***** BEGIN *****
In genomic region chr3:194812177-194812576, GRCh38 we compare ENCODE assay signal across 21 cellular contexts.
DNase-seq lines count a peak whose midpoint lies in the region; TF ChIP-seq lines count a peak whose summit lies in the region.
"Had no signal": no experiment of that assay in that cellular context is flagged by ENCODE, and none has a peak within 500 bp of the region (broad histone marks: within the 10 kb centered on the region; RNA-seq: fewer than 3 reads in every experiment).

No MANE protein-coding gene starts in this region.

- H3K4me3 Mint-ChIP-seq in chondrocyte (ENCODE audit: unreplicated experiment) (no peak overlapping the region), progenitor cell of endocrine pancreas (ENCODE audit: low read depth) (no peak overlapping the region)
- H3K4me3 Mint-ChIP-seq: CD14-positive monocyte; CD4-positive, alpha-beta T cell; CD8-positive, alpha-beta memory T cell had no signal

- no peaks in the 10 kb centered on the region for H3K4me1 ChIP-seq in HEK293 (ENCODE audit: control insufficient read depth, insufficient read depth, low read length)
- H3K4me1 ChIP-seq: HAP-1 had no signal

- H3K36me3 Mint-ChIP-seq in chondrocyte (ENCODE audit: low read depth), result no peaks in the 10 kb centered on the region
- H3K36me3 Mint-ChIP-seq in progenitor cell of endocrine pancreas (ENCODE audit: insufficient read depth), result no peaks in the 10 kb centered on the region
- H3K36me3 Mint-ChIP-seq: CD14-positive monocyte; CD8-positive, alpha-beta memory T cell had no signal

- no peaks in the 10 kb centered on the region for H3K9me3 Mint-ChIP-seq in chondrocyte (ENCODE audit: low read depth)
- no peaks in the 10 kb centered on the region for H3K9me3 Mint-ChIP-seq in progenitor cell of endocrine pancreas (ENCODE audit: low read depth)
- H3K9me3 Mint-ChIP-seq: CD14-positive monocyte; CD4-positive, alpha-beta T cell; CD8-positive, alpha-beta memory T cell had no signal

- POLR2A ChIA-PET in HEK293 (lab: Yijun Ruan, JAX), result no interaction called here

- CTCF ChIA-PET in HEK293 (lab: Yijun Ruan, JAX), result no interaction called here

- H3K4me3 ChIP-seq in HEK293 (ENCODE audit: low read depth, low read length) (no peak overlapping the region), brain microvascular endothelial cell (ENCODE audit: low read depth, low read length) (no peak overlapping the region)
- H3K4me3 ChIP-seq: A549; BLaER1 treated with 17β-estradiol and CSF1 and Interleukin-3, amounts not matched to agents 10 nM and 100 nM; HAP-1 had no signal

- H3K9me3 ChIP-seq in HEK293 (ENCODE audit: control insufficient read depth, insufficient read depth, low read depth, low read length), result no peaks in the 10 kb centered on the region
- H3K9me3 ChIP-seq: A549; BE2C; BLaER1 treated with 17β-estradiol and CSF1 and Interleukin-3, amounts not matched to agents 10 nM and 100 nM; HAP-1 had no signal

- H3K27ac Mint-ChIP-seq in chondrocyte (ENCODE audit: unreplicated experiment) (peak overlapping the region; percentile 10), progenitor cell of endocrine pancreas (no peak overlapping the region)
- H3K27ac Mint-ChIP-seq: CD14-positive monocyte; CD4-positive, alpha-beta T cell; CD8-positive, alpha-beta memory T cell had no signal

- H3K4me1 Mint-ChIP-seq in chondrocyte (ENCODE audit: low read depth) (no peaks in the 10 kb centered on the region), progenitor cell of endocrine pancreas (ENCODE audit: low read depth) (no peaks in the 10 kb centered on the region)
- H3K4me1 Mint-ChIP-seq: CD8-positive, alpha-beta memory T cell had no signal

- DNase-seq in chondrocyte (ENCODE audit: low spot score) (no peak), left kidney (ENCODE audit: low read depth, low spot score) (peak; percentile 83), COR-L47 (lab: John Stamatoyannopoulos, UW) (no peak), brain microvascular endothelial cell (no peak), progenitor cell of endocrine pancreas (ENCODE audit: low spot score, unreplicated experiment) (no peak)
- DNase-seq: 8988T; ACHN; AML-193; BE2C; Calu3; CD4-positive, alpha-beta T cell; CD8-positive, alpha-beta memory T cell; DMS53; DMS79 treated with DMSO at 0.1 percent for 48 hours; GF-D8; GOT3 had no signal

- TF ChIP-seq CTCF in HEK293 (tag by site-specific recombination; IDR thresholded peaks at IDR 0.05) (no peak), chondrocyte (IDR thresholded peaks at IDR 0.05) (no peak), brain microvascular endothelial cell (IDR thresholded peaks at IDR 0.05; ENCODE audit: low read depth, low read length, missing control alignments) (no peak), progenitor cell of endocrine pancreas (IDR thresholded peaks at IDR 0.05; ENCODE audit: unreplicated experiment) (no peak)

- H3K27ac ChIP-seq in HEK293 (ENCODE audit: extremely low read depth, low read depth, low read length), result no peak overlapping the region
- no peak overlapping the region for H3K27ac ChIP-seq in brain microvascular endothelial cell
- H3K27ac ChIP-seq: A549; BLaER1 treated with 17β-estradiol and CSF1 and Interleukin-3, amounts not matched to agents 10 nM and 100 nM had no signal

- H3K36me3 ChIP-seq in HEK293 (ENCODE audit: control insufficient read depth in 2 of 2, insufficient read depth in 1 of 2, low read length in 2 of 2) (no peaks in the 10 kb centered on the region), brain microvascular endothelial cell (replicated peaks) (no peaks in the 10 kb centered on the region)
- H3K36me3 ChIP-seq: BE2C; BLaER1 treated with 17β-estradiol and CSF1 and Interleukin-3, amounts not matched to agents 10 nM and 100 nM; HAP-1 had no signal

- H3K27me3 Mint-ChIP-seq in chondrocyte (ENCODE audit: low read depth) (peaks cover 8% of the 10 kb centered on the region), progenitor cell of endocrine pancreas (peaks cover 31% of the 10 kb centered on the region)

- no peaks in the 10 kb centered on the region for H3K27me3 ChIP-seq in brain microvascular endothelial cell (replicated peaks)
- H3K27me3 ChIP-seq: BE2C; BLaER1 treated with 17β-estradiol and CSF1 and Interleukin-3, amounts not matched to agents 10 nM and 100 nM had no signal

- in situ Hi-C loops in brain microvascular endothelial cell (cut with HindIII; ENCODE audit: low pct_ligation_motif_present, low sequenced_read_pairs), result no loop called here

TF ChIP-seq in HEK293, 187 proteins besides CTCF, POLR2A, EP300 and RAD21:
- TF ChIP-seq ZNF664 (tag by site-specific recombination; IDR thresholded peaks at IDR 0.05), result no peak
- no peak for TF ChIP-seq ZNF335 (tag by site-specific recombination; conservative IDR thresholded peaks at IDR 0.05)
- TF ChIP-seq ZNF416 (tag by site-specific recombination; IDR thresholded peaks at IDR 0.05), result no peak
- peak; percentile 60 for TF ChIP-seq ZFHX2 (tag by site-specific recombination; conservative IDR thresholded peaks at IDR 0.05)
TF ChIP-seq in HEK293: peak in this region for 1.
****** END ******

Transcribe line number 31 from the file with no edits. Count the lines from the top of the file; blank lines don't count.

- H3K36me3 ChIP-seq in HEK293 (ENCODE audit: control insufficient read depth in 2 of 2, insufficient read depth in 1 of 2, low read length in 2 of 2) (no peaks in the 10 kb centered on the region), brain microvascular endothelial cell (replicated peaks) (no peaks in the 10 kb centered on the region)